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Enabling data-driven object construction.

This is a part of "Free Sky: Objects in Space".

Series contents:

  1. Free Sky: Objects in Space
  2. Enabling data-driven object construction.
  3. Building for persistence at a fundamental level.
  4. Using tags for metadata and lookup.

In my research, I’ve spent a lot of time reading what the developers of rogue-likes have to say. One of the more famous rogue-likes, Angband, uses text files to define just about everything in the game. This sounds a lot like the Pragmatic Programmer dictum: “put abstractions in code, details in metadata.”

I like it because I’m still designing the game. I don’t yet know what stats the characters will have, or a million other details. I want to defer these details and make them easy to change. According to the Pragmatic Programmers, “It forces you to create a more robust, abstract design by deferring details–deferring them all the way out of the program.” More robust? Sign me up.

Whenever programmers talk about data-driven programming, Domain Specific Languages are bound to come up. While I typically prefer to use either pure python or a standard declarative syntax, sometimes a DSL is just the thing. One particular aspect of the prototype which I’m especially proud of is my “dstr” language. Since an RPG uses a lot of random numbers, I wrote a small parser using YAPPS for defining a random number pattern. So if you want to roll three six-sided dice with a modifier of +3, “3d6+3″ will do the job nicely inside of any text format you throw it into. Those are the basics, though I’ve added quite a few bells and whistles to create a simple randomization dialect. I hope to eventually clean it up and release it as an open source module.

Beyond that, I’d like to stick to either Python source or meat-and-potatoes text formats. There are a lot of choices when it comes to text-based data formats. I haven’t settled on a format, and I may ultimately use several. For instance, I’ve developed a DSV format for defining tags for external resources (i.e. images and sound files). I may also investigate cookie jar and record jar formats, if the domain seems to suggest it.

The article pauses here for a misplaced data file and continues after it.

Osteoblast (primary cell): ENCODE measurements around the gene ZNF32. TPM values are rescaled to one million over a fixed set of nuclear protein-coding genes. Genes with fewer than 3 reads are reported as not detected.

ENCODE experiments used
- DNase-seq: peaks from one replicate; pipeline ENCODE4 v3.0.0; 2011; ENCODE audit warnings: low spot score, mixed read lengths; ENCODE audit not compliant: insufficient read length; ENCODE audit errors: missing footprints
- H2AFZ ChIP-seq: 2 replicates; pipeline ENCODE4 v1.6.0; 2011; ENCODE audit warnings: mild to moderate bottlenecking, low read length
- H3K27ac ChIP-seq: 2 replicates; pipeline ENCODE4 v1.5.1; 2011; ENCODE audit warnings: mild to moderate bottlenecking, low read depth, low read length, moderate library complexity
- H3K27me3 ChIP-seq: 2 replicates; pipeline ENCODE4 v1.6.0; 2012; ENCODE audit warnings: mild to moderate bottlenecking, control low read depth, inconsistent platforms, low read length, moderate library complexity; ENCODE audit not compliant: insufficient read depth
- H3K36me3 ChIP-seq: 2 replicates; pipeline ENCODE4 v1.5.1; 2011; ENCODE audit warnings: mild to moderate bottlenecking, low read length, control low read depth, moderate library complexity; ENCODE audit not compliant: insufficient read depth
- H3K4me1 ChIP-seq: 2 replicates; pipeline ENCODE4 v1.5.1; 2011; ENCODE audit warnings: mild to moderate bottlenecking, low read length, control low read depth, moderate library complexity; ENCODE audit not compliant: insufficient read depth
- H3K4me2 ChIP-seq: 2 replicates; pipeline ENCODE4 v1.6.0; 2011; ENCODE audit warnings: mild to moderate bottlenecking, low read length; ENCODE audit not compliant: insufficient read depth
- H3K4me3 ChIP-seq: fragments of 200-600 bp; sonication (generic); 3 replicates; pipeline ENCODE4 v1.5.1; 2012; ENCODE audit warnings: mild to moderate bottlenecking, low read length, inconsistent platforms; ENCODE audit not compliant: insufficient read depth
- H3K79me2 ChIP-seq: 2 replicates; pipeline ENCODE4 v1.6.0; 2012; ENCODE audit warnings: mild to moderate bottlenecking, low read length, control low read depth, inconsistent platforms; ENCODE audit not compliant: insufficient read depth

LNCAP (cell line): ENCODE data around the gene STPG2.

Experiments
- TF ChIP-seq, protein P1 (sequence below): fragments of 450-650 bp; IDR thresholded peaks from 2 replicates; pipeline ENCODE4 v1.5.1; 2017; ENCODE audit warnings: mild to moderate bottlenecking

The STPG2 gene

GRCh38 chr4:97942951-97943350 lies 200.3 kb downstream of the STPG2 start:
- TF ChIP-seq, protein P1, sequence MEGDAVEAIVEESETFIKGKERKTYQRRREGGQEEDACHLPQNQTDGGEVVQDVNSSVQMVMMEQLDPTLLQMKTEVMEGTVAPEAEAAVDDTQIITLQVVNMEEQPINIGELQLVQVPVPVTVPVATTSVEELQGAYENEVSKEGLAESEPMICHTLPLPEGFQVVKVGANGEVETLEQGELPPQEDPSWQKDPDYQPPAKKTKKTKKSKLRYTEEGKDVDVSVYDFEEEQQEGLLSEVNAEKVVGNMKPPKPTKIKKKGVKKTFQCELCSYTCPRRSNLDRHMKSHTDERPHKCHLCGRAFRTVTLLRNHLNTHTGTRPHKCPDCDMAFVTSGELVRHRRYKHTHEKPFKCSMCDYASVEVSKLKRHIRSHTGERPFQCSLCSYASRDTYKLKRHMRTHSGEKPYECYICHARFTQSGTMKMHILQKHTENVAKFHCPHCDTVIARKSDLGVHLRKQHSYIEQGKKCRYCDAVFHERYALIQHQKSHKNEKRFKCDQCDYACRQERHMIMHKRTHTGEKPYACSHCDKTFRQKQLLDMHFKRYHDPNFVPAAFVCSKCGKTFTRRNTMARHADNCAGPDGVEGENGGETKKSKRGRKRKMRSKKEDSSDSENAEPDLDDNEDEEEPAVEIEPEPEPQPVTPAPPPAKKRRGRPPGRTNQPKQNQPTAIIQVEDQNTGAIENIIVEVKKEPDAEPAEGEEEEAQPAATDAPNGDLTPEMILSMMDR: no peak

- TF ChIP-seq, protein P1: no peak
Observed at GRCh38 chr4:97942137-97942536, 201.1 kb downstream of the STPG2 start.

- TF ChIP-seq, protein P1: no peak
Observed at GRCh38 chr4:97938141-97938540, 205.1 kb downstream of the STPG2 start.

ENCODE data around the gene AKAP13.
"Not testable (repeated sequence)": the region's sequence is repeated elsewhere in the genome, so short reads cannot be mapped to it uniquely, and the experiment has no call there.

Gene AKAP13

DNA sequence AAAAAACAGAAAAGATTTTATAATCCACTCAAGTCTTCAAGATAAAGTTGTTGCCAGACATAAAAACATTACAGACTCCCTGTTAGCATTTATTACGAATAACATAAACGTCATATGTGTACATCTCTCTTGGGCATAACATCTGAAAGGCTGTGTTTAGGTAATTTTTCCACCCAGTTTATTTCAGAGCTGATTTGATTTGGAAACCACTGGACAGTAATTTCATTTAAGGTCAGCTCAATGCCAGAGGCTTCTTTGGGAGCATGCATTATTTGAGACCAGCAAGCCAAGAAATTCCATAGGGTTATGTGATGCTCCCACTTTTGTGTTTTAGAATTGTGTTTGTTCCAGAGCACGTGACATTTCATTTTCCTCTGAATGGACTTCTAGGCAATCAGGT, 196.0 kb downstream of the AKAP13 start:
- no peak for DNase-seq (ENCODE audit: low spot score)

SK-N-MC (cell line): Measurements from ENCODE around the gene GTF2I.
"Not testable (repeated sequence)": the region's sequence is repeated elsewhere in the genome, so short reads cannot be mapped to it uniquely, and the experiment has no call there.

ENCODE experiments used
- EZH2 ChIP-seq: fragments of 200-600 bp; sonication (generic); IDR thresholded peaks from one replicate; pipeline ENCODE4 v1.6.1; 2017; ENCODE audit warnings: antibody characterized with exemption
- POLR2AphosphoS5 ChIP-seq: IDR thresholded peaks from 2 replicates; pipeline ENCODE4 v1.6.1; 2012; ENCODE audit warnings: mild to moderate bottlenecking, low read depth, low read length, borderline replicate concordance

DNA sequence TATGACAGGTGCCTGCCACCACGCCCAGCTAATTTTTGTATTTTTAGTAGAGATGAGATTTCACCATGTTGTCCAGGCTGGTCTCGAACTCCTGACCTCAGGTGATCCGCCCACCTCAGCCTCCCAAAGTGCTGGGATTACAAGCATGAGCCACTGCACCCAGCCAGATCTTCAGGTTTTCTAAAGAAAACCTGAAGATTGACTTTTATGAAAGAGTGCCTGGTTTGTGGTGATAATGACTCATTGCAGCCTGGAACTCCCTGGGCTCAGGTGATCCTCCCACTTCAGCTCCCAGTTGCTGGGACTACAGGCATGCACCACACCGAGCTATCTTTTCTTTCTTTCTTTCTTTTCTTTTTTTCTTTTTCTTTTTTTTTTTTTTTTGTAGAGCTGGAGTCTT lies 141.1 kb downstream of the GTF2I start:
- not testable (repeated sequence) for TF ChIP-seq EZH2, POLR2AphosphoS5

I’ll probably end up using a lot of INI-style formats, and mainly because of ConfigObj. The ConfigObj package makes me happy. It allows me to write an INI-style text file, load it into an application, and access it with a dictionary interface, with python primitives, validation, nested sections and more. ConfigObj is quite painless to adopt, and generally works as you would expect it to.

I’m finding that INI format isn’t a panacea, though, even with an excellent library, and certain domains don’t recommend themselves to it. I’m hoping to experiment more with some other formats, though I’d like to avoid XML if at all possible (YAML, on the other hand…). With luck, this experimentation won’t distract me from the true cause of writing a useful data-driven object system.

All that being said, I’ve discovered one particular shortcoming of declarative text: it becomes difficult to express, well, expressions. Without going off and writing a DSL, that is. Relationships can be difficult to represent as well. To address this, I’ve developed the idea of recipes, which I will discuss in an upcoming installment, when I tackle the (potentially rewarding) problem of object composition.

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